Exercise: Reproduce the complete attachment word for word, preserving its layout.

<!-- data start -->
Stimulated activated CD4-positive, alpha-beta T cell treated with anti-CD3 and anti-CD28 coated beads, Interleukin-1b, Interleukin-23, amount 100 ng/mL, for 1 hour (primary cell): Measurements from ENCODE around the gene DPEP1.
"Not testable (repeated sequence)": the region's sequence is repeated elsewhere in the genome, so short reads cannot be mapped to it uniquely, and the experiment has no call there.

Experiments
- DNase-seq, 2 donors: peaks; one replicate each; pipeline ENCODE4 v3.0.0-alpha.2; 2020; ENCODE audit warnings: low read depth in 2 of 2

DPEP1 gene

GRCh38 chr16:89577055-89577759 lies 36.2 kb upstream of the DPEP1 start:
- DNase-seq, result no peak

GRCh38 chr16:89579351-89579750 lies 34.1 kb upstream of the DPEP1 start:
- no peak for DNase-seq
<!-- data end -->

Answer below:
Stimulated activated CD4-positive, alpha-beta T cell treated with anti-CD3 and anti-CD28 coated beads, Interleukin-1b, Interleukin-23, amount 100 ng/mL, for 1 hour (primary cell): Measurements from ENCODE around the gene DPEP1.
"Not testable (repeated sequence)": the region's sequence is repeated elsewhere in the genome, so short reads cannot be mapped to it uniquely, and the experiment has no call there.

Experiments
- DNase-seq, 2 donors: peaks; one replicate each; pipeline ENCODE4 v3.0.0-alpha.2; 2020; ENCODE audit warnings: low read depth in 2 of 2

DPEP1 gene

GRCh38 chr16:89577055-89577759 lies 36.2 kb upstream of the DPEP1 start:
- DNase-seq, result no peak

GRCh38 chr16:89579351-89579750 lies 34.1 kb upstream of the DPEP1 start:
- no peak for DNase-seq